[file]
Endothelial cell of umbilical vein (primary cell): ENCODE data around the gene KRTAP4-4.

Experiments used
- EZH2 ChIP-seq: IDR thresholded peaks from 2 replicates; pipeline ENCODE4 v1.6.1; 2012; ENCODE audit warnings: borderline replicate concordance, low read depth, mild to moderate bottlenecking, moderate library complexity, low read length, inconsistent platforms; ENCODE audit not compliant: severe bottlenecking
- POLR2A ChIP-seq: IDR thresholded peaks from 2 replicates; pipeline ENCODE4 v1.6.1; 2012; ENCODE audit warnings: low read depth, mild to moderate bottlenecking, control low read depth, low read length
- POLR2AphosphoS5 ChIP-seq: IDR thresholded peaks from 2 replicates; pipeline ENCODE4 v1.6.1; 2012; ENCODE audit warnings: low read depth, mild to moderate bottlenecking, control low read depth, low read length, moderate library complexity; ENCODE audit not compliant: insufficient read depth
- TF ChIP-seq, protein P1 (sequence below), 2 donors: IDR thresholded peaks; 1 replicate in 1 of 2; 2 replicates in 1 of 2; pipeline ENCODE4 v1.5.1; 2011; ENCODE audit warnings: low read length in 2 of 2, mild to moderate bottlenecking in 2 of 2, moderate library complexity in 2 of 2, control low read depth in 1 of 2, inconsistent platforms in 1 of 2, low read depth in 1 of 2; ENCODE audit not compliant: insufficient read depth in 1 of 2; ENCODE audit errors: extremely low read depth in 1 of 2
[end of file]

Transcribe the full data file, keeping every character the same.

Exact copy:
Endothelial cell of umbilical vein (primary cell): ENCODE data around the gene KRTAP4-4.

Experiments used
- EZH2 ChIP-seq: IDR thresholded peaks from 2 replicates; pipeline ENCODE4 v1.6.1; 2012; ENCODE audit warnings: borderline replicate concordance, low read depth, mild to moderate bottlenecking, moderate library complexity, low read length, inconsistent platforms; ENCODE audit not compliant: severe bottlenecking
- POLR2A ChIP-seq: IDR thresholded peaks from 2 replicates; pipeline ENCODE4 v1.6.1; 2012; ENCODE audit warnings: low read depth, mild to moderate bottlenecking, control low read depth, low read length
- POLR2AphosphoS5 ChIP-seq: IDR thresholded peaks from 2 replicates; pipeline ENCODE4 v1.6.1; 2012; ENCODE audit warnings: low read depth, mild to moderate bottlenecking, control low read depth, low read length, moderate library complexity; ENCODE audit not compliant: insufficient read depth
- TF ChIP-seq, protein P1 (sequence below), 2 donors: IDR thresholded peaks; 1 replicate in 1 of 2; 2 replicates in 1 of 2; pipeline ENCODE4 v1.5.1; 2011; ENCODE audit warnings: low read length in 2 of 2, mild to moderate bottlenecking in 2 of 2, moderate library complexity in 2 of 2, control low read depth in 1 of 2, inconsistent platforms in 1 of 2, low read depth in 1 of 2; ENCODE audit not compliant: insufficient read depth in 1 of 2; ENCODE audit errors: extremely low read depth in 1 of 2